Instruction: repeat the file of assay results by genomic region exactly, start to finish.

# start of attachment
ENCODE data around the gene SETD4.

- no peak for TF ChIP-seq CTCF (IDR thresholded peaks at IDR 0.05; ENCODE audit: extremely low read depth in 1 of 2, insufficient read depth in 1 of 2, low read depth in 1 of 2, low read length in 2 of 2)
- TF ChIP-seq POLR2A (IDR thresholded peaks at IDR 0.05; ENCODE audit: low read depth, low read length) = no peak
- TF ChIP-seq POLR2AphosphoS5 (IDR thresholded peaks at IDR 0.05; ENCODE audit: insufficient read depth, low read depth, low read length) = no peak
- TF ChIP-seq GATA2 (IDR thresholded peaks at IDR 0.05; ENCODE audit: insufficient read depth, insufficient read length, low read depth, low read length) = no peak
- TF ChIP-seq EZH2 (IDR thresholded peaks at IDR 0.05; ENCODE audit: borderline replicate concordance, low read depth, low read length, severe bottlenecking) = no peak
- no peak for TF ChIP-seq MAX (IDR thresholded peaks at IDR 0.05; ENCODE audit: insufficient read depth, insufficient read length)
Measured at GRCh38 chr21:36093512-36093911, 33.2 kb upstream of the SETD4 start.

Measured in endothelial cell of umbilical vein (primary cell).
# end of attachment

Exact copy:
ENCODE data around the gene SETD4.

- no peak for TF ChIP-seq CTCF (IDR thresholded peaks at IDR 0.05; ENCODE audit: extremely low read depth in 1 of 2, insufficient read depth in 1 of 2, low read depth in 1 of 2, low read length in 2 of 2)
- TF ChIP-seq POLR2A (IDR thresholded peaks at IDR 0.05; ENCODE audit: low read depth, low read length) = no peak
- TF ChIP-seq POLR2AphosphoS5 (IDR thresholded peaks at IDR 0.05; ENCODE audit: insufficient read depth, low read depth, low read length) = no peak
- TF ChIP-seq GATA2 (IDR thresholded peaks at IDR 0.05; ENCODE audit: insufficient read depth, insufficient read length, low read depth, low read length) = no peak
- TF ChIP-seq EZH2 (IDR thresholded peaks at IDR 0.05; ENCODE audit: borderline replicate concordance, low read depth, low read length, severe bottlenecking) = no peak
- no peak for TF ChIP-seq MAX (IDR thresholded peaks at IDR 0.05; ENCODE audit: insufficient read depth, insufficient read length)
Measured at GRCh38 chr21:36093512-36093911, 33.2 kb upstream of the SETD4 start.

Measured in endothelial cell of umbilical vein (primary cell).